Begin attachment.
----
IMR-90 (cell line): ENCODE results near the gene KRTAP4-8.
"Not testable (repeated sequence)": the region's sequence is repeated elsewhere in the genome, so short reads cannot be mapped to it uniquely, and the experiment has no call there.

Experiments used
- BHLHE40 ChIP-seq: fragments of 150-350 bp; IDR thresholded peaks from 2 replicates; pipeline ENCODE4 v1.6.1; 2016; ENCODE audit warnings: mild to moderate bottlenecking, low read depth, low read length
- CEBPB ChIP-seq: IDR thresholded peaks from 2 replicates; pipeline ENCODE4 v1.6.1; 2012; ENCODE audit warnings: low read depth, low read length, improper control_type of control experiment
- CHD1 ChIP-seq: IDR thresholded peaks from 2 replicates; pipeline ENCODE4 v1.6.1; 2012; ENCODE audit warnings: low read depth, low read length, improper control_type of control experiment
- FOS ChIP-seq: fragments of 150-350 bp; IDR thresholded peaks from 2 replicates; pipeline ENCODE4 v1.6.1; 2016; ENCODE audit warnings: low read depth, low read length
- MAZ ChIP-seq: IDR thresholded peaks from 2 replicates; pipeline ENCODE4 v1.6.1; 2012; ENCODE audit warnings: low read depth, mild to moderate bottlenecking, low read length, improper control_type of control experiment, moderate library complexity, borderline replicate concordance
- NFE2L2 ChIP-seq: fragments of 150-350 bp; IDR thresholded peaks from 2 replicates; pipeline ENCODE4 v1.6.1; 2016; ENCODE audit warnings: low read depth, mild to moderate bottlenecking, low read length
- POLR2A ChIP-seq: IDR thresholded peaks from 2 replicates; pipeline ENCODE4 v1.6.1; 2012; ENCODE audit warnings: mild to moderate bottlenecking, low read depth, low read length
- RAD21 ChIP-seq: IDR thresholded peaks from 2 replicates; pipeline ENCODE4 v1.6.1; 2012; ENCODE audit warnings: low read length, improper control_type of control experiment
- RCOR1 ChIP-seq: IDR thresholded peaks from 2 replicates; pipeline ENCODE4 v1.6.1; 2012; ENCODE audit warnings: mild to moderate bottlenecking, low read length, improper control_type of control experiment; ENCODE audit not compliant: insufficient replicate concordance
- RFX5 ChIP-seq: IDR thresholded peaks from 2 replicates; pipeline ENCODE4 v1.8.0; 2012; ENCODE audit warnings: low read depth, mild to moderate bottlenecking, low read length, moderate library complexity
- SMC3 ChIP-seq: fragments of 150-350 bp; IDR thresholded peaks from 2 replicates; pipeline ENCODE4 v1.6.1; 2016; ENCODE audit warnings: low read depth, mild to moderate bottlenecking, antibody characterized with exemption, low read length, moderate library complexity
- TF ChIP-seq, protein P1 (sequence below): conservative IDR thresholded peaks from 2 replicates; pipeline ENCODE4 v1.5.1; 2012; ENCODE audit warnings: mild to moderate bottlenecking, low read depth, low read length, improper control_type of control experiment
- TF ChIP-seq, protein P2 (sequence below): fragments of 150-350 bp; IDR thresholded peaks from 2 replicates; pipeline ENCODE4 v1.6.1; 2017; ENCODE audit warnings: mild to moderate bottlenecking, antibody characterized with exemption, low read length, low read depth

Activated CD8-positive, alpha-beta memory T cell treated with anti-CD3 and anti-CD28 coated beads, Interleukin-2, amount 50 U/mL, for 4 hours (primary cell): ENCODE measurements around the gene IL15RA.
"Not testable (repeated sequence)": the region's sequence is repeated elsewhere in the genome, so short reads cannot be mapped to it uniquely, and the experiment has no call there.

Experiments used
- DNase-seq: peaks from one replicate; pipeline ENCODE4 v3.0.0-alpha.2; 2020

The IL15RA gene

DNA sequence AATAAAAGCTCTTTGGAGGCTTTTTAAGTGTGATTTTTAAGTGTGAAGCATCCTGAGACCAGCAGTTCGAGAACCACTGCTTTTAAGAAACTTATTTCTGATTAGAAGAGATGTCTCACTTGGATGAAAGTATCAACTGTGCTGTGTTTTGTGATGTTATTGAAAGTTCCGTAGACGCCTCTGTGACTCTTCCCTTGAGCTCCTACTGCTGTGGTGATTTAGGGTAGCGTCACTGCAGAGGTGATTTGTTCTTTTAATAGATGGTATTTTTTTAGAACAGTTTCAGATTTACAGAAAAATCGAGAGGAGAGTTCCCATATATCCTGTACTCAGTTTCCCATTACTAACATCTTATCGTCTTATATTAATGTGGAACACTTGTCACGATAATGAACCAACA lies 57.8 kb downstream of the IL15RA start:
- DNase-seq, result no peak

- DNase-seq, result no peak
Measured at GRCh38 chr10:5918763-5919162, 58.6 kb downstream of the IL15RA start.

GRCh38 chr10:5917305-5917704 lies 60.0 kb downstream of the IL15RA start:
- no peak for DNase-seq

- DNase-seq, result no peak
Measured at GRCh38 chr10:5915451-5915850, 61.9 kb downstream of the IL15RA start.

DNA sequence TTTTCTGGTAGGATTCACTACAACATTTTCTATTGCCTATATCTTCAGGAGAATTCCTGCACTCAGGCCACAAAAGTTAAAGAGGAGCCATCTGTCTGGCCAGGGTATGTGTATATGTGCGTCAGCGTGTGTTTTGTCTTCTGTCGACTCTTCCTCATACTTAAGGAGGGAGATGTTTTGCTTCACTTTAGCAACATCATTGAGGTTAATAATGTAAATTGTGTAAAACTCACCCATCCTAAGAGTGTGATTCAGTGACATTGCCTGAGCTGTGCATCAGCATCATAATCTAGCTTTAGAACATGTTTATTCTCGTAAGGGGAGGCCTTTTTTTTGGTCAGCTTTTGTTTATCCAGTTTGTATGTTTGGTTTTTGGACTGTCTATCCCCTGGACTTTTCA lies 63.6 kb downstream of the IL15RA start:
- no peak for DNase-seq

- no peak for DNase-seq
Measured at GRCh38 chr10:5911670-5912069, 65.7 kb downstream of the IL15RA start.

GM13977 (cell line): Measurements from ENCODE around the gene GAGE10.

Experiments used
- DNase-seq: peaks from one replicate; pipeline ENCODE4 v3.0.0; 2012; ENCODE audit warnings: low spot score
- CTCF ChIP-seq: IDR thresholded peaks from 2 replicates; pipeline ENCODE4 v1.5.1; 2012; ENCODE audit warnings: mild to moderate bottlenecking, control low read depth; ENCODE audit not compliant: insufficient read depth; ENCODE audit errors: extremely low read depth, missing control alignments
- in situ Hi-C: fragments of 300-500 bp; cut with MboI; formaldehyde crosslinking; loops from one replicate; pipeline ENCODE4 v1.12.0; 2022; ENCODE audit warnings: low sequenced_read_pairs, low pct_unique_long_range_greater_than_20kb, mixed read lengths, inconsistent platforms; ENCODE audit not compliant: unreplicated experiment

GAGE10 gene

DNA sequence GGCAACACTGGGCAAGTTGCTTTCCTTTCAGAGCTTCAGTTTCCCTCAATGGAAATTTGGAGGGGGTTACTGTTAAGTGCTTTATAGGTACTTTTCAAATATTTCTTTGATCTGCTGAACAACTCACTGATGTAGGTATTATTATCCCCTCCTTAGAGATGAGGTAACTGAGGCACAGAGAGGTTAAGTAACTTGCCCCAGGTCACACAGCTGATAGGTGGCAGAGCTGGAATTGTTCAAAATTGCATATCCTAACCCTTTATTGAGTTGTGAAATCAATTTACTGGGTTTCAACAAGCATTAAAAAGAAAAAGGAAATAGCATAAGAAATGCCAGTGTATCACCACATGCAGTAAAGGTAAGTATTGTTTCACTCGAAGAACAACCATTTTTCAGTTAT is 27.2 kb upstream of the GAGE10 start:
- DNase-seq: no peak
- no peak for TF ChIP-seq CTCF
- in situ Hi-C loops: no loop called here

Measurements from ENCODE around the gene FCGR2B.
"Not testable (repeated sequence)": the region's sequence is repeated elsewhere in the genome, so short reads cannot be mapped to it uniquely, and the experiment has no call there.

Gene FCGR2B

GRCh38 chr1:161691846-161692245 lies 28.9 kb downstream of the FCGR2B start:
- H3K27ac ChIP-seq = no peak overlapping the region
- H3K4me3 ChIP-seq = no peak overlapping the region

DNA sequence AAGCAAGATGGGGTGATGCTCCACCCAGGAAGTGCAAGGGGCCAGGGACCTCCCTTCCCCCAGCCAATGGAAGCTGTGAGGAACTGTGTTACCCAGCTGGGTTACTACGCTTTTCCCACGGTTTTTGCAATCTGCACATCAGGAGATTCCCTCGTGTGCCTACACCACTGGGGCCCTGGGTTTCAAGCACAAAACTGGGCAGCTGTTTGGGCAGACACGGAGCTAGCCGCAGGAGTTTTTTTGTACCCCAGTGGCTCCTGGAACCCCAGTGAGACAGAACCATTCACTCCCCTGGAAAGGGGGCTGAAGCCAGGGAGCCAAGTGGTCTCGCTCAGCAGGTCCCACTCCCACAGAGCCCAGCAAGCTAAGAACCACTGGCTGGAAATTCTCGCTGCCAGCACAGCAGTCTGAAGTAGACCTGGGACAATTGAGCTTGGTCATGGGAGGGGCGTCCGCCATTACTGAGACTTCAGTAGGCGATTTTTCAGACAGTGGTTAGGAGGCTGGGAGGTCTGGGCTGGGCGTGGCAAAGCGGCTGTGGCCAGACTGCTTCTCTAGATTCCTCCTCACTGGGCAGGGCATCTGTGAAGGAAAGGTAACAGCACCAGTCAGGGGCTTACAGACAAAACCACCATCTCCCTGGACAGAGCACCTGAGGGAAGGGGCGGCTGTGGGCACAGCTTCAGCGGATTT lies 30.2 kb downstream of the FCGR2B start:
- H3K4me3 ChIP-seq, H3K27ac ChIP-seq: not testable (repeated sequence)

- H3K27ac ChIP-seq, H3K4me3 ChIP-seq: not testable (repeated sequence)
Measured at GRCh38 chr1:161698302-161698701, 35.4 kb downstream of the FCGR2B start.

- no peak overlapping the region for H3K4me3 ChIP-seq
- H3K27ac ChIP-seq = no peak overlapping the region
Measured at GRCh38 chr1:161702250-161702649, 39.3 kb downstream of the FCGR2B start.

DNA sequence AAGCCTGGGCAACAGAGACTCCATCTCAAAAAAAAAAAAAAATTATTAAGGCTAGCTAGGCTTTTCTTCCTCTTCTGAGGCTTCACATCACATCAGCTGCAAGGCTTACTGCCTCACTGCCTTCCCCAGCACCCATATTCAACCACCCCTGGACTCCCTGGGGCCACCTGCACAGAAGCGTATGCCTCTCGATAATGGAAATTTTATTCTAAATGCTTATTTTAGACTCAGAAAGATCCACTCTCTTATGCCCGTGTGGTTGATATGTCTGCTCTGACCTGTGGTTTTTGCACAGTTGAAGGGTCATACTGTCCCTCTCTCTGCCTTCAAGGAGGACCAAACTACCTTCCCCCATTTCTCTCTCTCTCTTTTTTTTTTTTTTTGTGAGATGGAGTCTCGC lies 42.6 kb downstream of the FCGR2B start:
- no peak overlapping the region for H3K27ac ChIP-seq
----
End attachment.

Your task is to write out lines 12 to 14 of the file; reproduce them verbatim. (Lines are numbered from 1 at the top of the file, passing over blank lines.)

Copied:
- RCOR1 ChIP-seq: IDR thresholded peaks from 2 replicates; pipeline ENCODE4 v1.6.1; 2012; ENCODE audit warnings: mild to moderate bottlenecking, low read length, improper control_type of control experiment; ENCODE audit not compliant: insufficient replicate concordance
- RFX5 ChIP-seq: IDR thresholded peaks from 2 replicates; pipeline ENCODE4 v1.8.0; 2012; ENCODE audit warnings: low read depth, mild to moderate bottlenecking, low read length, moderate library complexity
- SMC3 ChIP-seq: fragments of 150-350 bp; IDR thresholded peaks from 2 replicates; pipeline ENCODE4 v1.6.1; 2016; ENCODE audit warnings: low read depth, mild to moderate bottlenecking, antibody characterized with exemption, low read length, moderate library complexity